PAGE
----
The Implant Files is a year-long investigation that involved over 250 journalists around the world. Their extensive investigation found that medical technology has advanced very quickly, but the laws surrounding them have not kept up. As a result, patients with medical implants have suffered from faulty devices entering the market too quickly.
Experts have found that the time it takes to approve medical products in the US has gotten shorter and shorter, which has created massive profits for medical device companies.
It’s even easier and quicker to get products approved in Europe, which has “some of the lightest regulations in the developed world.” Medical device lobbyists based out of Europe have encouraged other countries, including the United States, to adopt Europe’s relaxed policies.
These trends apply to all sorts of medical devices, including metal-on-metal hip implants, which have been some of the most controversial medical products to hit the market in recent decades.
Because the laws are so relaxed in Europe, medical device manufacturers like to introduce their products in Europe first. Once their products have been approved in Europe — which acts as a stamp of approval for the rest of the world — it is much easier to get them marked as safe for consumption in other countries.
The article tells the story of Jurgen Thoma, who was 48 when he received a metal-on-metal hip implant in Germany. His implant, manufactured by Zimmer Biomet, had not been approved by the FDA when he received it in 2005.
Europe legally classified Zimmer Biomet’s product as “safe for use” two years before Jurgen’s surgery, in 2003, despite not having a single human study testing its product. European laws did not require Biomet to test their implant on humans before marking it safe for consumption.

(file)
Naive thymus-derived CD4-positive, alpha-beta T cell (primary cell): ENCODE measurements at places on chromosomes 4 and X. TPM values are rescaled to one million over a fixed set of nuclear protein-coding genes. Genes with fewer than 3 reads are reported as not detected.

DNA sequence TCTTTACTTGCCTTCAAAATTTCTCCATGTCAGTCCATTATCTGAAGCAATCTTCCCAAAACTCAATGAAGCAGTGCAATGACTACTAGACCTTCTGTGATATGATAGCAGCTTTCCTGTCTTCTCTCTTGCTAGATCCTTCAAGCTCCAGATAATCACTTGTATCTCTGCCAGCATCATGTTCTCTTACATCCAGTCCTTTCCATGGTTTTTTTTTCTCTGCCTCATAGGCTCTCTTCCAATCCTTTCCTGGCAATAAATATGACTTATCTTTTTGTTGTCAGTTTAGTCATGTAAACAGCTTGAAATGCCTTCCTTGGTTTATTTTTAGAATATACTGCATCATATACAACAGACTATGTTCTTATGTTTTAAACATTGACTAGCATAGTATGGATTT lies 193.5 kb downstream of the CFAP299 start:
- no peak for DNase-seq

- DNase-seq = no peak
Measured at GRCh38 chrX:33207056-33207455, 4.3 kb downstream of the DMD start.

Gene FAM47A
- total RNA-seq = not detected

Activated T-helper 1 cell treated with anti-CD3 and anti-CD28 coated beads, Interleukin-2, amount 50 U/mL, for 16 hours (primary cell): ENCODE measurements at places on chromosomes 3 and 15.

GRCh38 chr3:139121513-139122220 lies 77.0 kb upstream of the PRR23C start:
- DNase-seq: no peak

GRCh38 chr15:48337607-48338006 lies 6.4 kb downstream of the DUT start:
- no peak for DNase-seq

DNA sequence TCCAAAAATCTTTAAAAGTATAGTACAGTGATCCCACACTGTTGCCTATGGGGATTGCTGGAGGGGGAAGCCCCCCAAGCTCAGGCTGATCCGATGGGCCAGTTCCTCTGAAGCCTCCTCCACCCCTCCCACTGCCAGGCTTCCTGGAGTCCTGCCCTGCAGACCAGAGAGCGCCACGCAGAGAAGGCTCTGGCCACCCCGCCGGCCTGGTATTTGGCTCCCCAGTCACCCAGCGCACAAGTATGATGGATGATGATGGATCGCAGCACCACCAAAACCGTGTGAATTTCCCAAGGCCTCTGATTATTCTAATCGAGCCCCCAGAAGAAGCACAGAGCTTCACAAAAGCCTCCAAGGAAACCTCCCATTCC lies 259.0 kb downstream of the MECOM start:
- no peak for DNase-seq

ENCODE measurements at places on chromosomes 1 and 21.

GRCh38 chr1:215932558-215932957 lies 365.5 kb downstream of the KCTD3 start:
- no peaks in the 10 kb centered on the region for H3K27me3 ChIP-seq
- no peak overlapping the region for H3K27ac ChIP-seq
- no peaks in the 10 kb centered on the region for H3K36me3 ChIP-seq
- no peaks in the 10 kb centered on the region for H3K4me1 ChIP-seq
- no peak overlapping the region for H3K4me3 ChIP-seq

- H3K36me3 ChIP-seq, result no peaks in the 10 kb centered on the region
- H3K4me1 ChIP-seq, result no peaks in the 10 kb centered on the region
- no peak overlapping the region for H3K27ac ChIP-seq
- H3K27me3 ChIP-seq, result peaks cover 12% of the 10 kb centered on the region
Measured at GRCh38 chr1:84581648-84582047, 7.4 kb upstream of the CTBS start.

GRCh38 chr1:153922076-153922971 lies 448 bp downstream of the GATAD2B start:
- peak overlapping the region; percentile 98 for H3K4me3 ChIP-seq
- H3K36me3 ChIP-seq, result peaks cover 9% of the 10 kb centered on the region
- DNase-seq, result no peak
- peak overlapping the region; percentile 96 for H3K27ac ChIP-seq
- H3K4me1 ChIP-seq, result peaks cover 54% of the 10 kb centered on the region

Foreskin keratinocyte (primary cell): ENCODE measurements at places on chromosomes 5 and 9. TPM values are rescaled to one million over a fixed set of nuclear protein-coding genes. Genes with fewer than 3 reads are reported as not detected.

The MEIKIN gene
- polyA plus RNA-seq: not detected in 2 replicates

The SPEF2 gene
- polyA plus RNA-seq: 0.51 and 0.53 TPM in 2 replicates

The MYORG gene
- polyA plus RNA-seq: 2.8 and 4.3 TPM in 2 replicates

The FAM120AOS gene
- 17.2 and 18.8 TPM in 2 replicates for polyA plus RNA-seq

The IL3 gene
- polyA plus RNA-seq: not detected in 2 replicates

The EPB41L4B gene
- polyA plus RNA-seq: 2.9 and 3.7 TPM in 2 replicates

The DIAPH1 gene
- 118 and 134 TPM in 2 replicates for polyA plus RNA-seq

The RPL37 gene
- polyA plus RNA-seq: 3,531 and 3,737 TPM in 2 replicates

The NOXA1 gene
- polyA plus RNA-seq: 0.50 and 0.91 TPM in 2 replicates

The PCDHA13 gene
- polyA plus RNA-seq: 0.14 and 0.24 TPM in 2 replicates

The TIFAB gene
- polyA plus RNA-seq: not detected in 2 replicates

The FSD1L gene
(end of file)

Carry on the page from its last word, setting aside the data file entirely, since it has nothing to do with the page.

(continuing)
Thoma said that the hip implant quickly became painful. In 2009, just four years after getting his implant, Thoma had to get a revision surgery to replace his device. The surgeons found that the implant was shedding metal debris. As a result, his bone became spongey, soft, and grey. Thoma said his bone looked like Swiss cheese.
Thoma said that, because of Europe’s poor safety standards, he felt he had become the “guinea pig” for the product.
He decided to sue Zimmer Biomet in 2010. In 2018, a judge in Germany declared that the Zimmer implant “should not have been put on the market,” and Thoma received only $28,600 for his injuries at the end of the eight-year legal battle. Zimmer has since denied any problems with their product and appealed the court’s decision.
That being said, the article states that Thoma is relatively lucky because European laws tend to protect manufacturers over consumers.
Scandals and Loopholes
The article goes on to talk about a 2010 scandal involving metal-on-metal implants. Many metal-on-metal implants were pulled from the market as people began to realize that they were failing at extremely high rates.
As the scandal unraveled, a group of journalists went undercover, posing as metal-on-metal hip device manufacturers, and visited EVPU. EVPU is a Slovakian firm that the government has put in charge of testing whether products are safe for use in the European Union.
The journalists presented the EVPU with a mock-up drawing for a fake metal-on-metal hip implant, which was designed to be identical to a hip implant that had already been recalled. The EVPU approved the fake hip design. The exchange exposed blatant corruption and carelessness in medical device regulation.